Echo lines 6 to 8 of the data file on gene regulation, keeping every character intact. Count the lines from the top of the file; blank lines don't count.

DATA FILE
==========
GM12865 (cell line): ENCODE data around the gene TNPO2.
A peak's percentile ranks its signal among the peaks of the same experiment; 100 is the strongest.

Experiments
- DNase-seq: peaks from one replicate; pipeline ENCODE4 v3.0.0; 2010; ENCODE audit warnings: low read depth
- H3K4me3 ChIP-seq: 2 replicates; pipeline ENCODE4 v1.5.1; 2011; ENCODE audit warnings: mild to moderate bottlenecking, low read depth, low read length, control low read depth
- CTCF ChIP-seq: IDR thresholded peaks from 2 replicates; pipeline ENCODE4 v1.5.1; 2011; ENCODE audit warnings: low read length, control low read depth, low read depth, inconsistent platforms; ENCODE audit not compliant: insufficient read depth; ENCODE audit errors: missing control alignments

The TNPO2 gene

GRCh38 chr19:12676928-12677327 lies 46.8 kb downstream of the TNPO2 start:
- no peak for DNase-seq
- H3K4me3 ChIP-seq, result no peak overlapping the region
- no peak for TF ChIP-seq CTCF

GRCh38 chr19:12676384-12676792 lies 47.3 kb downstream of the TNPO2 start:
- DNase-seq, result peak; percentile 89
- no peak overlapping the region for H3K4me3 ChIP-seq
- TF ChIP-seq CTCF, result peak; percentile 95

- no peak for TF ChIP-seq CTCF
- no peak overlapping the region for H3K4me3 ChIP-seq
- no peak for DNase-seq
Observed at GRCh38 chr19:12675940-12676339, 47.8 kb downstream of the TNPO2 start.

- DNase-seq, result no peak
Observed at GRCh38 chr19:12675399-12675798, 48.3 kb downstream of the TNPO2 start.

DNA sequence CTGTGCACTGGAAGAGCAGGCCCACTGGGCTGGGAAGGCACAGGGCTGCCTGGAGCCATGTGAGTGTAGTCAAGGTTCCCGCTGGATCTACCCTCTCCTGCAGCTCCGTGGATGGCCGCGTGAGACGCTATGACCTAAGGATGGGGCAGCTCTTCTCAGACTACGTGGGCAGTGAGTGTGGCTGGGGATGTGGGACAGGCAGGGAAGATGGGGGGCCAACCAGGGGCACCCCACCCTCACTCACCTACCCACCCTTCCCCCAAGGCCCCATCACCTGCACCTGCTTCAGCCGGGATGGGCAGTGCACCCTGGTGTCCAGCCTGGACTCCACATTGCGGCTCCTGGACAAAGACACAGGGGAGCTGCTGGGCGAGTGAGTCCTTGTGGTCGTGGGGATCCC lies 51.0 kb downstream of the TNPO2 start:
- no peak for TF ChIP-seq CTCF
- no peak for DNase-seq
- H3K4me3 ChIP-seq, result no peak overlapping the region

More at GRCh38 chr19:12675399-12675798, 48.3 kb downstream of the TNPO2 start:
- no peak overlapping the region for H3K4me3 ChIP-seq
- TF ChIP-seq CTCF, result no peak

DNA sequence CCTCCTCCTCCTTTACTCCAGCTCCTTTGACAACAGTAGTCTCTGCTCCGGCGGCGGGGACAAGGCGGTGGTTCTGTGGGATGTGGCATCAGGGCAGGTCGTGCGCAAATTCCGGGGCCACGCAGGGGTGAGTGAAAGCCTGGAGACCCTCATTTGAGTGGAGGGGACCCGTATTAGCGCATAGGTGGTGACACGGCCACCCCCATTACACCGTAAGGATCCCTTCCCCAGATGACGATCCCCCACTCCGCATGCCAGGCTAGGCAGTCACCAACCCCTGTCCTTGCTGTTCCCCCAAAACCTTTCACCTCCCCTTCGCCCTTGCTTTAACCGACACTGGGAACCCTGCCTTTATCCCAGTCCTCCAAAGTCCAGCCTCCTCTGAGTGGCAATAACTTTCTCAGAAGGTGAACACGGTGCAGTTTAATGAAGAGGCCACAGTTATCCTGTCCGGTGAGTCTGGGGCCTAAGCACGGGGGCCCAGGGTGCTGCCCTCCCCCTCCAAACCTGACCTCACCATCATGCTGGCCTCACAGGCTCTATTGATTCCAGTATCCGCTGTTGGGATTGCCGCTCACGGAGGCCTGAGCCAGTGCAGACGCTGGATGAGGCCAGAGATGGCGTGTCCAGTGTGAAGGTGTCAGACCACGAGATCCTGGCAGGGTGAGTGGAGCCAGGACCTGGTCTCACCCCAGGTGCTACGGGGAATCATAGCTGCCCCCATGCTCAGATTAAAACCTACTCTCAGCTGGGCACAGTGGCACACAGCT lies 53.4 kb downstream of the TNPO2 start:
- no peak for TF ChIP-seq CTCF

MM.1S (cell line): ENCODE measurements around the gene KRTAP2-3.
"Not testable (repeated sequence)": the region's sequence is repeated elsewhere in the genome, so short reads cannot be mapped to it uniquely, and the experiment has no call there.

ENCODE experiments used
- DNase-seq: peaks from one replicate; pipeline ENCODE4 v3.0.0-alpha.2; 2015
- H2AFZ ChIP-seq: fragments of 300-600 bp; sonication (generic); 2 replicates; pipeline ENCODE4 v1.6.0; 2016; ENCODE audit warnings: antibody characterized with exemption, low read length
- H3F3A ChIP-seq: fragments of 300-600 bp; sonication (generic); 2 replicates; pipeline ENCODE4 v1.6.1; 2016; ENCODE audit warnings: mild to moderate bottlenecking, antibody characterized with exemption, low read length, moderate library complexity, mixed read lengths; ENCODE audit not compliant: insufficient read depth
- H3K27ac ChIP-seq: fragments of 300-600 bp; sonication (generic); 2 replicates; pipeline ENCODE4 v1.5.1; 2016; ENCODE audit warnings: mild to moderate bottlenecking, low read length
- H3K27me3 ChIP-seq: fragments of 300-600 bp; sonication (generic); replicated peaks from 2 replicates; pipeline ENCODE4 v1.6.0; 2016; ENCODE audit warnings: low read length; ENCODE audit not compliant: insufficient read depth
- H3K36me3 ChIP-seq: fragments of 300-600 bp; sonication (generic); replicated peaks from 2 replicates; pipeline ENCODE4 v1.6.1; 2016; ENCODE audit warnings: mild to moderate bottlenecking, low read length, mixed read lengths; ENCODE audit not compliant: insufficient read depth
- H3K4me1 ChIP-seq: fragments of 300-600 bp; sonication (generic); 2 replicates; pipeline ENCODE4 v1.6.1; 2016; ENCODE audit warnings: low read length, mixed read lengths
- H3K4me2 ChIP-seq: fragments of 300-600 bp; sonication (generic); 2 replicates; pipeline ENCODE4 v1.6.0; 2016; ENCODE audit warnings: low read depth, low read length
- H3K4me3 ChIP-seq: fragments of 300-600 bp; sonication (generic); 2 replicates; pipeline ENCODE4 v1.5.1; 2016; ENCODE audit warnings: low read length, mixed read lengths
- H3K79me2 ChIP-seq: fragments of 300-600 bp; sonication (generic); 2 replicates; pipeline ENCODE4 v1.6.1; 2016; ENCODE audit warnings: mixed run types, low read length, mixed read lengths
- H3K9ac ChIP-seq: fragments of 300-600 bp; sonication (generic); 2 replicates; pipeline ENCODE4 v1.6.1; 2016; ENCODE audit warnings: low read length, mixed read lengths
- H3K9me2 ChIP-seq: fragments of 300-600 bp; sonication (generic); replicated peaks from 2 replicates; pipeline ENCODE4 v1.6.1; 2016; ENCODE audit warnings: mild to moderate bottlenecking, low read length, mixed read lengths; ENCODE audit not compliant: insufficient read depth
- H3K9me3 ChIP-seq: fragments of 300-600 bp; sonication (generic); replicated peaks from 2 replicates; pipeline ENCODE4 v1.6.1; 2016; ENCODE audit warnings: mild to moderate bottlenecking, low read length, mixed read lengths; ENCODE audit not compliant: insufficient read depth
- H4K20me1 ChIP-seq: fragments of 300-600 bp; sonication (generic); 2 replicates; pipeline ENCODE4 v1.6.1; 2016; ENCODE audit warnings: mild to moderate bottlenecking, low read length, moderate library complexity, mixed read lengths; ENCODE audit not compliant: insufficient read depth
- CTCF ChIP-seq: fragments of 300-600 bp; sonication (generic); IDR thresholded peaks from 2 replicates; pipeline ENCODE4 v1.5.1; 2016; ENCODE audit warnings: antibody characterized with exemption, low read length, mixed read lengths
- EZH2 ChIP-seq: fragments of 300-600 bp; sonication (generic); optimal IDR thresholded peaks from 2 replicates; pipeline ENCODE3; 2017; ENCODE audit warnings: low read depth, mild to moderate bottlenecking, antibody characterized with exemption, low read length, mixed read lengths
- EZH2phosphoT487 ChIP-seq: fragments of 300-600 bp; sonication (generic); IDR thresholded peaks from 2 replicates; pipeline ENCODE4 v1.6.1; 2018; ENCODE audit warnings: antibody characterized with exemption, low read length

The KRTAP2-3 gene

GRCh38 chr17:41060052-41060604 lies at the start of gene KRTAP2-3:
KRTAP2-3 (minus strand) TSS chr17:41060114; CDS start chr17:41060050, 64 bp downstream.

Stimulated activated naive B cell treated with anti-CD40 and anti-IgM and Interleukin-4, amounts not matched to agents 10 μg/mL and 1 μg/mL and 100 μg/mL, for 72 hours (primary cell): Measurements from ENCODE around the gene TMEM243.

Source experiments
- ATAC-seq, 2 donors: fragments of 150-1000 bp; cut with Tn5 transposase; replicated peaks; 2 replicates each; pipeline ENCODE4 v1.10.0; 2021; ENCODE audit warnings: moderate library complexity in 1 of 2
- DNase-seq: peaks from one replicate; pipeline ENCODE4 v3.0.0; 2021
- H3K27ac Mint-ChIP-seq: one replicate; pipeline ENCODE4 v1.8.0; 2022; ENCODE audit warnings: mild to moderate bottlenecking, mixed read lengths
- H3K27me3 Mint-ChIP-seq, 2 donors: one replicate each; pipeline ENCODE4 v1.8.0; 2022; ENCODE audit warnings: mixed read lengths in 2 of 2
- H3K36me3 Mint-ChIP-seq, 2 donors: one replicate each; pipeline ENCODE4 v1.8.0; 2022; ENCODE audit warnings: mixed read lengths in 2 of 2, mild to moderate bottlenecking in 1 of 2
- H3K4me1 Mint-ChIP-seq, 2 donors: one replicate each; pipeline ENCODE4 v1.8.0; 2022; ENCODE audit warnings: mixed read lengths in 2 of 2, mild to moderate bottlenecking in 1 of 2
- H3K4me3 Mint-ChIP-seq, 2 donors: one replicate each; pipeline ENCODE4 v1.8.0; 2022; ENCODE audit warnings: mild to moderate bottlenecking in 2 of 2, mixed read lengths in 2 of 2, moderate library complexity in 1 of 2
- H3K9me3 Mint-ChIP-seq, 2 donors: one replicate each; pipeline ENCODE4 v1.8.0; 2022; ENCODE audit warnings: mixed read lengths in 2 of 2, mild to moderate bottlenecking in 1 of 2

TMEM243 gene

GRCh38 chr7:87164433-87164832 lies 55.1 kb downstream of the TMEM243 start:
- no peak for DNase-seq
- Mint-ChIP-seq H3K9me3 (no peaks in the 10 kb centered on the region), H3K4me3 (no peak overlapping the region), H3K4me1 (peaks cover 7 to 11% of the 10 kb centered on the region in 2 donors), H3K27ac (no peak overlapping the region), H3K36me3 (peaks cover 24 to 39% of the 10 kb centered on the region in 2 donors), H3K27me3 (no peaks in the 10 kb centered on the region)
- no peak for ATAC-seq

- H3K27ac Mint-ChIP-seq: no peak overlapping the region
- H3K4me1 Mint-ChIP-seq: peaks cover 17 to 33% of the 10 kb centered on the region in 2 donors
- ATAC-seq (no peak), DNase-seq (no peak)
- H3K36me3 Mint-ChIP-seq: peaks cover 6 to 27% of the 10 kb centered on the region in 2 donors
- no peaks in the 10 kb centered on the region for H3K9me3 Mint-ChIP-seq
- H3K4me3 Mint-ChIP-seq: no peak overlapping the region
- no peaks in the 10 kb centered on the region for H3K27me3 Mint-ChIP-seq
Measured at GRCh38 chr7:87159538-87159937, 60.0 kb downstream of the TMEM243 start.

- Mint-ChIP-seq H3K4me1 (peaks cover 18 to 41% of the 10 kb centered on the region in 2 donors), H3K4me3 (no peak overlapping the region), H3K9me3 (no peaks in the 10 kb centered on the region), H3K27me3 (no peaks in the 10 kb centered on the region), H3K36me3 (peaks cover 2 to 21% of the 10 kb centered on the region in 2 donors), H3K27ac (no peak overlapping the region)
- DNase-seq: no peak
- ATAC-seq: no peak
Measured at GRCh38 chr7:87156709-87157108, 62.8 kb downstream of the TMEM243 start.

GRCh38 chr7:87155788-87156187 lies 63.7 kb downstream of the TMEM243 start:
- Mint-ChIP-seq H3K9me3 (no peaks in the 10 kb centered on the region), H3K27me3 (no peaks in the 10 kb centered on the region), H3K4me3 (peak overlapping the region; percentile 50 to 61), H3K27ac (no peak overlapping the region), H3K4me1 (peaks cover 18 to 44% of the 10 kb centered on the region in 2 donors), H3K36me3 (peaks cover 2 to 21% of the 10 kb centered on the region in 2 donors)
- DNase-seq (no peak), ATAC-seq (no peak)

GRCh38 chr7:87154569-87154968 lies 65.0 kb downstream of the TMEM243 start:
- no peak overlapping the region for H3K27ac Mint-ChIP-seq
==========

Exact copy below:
- CTCF ChIP-seq: IDR thresholded peaks from 2 replicates; pipeline ENCODE4 v1.5.1; 2011; ENCODE audit warnings: low read length, control low read depth, low read depth, inconsistent platforms; ENCODE audit not compliant: insufficient read depth; ENCODE audit errors: missing control alignments

The TNPO2 gene

GRCh38 chr19:12676928-12677327 lies 46.8 kb downstream of the TNPO2 start: